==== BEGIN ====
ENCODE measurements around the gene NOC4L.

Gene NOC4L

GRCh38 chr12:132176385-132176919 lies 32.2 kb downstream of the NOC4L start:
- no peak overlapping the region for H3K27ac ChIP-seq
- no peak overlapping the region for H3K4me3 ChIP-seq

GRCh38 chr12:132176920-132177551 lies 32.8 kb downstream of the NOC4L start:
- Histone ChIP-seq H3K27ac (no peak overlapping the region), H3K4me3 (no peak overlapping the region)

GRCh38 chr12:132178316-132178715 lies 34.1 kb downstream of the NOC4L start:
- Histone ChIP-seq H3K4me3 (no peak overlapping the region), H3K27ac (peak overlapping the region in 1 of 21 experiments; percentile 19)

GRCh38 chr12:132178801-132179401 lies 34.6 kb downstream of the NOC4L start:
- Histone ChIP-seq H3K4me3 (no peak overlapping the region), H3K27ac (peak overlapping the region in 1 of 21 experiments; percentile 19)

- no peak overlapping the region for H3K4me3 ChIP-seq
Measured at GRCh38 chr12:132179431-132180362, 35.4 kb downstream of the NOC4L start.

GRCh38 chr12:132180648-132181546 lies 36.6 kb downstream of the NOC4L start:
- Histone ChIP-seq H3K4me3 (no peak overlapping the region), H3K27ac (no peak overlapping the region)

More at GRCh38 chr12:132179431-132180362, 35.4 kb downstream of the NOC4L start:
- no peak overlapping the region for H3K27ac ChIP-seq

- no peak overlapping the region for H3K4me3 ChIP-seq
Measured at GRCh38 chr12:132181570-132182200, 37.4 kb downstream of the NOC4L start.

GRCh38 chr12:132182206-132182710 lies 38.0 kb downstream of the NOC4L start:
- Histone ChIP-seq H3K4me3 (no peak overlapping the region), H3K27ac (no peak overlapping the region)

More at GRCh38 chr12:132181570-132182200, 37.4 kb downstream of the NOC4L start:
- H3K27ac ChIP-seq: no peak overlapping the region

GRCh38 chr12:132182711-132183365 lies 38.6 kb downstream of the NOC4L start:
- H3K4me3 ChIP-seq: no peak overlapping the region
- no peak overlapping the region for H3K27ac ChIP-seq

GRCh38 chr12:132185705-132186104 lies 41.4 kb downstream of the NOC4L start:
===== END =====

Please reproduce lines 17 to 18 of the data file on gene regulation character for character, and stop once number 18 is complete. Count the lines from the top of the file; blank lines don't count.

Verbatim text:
- no peak overlapping the region for H3K27ac ChIP-seq

- no peak overlapping the region for H3K4me3 ChIP-seq